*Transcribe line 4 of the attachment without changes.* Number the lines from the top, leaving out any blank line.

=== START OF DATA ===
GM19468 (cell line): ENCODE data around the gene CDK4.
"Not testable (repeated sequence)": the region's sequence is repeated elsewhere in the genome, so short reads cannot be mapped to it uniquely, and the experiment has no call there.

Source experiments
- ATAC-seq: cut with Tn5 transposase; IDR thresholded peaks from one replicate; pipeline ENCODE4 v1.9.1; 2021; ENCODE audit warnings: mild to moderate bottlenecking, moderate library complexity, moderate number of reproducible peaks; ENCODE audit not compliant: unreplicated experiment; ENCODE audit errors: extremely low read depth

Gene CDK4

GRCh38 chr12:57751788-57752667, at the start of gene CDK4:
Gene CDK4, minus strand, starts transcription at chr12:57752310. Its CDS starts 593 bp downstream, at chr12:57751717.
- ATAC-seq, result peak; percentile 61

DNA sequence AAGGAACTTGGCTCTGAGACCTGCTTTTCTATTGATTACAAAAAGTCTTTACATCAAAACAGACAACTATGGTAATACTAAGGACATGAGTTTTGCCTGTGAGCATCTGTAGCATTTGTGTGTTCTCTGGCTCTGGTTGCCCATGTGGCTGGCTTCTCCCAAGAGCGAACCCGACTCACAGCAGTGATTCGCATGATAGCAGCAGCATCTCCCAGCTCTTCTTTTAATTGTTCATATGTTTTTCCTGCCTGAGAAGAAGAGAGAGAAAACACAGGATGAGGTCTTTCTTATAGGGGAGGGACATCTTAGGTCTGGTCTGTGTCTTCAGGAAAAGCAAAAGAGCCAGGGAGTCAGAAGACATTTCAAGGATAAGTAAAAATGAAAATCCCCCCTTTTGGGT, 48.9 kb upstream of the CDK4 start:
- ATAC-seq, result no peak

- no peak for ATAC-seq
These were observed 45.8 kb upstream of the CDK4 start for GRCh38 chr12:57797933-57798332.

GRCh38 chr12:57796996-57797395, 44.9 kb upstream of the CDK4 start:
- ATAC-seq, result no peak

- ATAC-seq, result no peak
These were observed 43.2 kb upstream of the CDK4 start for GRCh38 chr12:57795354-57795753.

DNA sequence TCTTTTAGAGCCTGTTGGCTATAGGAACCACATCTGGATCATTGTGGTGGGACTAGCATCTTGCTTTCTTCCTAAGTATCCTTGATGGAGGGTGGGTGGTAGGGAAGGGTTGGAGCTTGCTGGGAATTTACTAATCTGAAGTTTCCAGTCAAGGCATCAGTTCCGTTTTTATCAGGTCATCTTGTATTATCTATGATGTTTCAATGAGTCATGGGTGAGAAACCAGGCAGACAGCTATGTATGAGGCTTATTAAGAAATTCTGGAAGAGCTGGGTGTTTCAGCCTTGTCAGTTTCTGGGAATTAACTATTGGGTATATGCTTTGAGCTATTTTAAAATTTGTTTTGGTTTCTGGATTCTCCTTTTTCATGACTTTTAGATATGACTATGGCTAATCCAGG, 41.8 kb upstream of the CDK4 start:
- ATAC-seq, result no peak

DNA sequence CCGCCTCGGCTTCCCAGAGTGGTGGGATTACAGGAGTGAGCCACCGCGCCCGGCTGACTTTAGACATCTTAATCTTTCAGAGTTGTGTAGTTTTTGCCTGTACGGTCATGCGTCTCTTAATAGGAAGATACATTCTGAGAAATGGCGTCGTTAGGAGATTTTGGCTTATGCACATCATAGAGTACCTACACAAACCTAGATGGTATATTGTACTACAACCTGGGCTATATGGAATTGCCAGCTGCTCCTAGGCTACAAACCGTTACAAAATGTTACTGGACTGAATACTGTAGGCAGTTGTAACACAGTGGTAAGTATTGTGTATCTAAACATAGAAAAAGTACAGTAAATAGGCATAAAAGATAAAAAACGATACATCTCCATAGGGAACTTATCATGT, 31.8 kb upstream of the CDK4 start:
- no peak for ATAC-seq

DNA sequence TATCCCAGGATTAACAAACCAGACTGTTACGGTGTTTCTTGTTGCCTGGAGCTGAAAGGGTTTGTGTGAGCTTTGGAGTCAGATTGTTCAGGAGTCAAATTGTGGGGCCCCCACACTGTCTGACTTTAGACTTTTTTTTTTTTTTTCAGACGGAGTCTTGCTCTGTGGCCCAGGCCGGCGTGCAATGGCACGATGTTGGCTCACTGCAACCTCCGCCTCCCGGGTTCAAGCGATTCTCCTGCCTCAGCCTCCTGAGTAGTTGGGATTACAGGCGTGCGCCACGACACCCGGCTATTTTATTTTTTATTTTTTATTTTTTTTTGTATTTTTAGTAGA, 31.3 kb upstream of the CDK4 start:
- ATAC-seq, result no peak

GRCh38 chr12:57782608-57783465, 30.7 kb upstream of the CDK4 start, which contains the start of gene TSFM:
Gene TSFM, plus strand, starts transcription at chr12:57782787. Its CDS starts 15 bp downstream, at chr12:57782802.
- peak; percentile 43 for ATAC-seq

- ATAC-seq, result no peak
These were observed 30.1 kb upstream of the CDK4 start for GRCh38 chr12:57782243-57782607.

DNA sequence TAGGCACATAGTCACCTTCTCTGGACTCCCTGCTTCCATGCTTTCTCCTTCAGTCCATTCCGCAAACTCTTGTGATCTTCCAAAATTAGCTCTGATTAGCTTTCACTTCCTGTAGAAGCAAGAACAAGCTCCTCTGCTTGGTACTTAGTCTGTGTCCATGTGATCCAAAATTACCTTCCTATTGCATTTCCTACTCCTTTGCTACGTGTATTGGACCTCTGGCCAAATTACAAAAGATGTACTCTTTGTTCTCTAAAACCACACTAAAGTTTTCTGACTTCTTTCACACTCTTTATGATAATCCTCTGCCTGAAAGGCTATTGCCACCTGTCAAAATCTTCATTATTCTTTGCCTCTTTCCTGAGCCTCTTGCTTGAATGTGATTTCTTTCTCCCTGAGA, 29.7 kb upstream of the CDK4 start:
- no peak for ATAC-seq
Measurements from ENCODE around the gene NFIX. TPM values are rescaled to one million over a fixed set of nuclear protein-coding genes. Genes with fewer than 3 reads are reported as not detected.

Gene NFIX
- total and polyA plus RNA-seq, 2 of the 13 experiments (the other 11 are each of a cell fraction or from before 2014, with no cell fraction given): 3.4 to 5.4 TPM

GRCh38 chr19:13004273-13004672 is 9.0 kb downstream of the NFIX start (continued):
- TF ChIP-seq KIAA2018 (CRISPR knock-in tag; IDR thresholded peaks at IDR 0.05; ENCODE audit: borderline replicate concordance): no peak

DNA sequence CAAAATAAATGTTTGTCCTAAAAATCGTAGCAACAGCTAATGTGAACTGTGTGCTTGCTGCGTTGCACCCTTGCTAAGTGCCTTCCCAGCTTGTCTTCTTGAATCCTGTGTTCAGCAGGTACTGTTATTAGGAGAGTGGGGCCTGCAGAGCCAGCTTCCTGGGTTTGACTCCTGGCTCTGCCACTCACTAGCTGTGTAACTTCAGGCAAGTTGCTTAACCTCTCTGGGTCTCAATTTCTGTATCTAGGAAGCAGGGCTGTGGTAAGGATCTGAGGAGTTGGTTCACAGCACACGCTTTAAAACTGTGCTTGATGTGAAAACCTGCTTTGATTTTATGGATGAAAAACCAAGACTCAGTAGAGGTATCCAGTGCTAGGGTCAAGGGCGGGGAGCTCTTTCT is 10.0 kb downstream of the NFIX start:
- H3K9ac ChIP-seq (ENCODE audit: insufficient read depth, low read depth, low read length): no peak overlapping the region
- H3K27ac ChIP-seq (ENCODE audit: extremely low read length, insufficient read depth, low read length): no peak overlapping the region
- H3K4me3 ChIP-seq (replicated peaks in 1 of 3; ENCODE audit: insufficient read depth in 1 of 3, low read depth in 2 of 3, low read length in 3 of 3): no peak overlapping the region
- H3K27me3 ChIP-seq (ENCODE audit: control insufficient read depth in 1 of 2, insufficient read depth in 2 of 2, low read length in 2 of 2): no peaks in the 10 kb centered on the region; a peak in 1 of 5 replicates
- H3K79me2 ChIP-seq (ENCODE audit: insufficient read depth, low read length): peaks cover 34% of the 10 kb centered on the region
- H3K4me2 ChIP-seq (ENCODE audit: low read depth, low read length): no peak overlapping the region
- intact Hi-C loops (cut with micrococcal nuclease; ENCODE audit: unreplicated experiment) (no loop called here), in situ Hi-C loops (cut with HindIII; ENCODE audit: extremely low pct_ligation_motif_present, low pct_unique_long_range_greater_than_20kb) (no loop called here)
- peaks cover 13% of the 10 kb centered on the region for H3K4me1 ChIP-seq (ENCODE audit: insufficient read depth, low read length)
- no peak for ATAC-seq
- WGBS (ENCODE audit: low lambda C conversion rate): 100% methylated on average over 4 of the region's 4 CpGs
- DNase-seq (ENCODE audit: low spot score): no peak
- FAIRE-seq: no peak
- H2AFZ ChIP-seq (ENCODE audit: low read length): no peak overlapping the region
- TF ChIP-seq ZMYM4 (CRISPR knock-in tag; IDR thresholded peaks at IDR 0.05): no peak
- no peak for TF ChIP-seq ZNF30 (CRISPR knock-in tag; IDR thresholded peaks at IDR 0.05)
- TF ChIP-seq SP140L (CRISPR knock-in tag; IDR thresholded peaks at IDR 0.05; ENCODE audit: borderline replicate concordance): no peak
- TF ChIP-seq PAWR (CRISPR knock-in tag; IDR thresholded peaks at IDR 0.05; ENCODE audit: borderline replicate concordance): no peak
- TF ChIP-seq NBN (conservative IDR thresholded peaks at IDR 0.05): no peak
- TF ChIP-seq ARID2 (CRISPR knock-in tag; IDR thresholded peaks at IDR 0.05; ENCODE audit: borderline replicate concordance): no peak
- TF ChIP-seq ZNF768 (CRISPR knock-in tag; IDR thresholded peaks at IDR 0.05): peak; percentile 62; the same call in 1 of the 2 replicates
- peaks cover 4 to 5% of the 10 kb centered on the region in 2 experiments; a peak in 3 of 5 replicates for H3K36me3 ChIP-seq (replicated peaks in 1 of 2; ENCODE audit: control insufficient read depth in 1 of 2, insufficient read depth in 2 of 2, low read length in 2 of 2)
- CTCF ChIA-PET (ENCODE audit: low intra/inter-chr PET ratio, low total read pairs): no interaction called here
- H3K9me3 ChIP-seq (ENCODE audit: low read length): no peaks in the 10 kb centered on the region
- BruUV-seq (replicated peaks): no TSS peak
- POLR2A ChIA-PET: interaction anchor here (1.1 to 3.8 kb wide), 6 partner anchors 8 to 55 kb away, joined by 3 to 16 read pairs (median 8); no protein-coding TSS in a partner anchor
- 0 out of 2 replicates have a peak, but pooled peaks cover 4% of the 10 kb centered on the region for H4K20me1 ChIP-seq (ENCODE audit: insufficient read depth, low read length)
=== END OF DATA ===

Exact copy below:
- ATAC-seq: cut with Tn5 transposase; IDR thresholded peaks from one replicate; pipeline ENCODE4 v1.9.1; 2021; ENCODE audit warnings: mild to moderate bottlenecking, moderate library complexity, moderate number of reproducible peaks; ENCODE audit not compliant: unreplicated experiment; ENCODE audit errors: extremely low read depth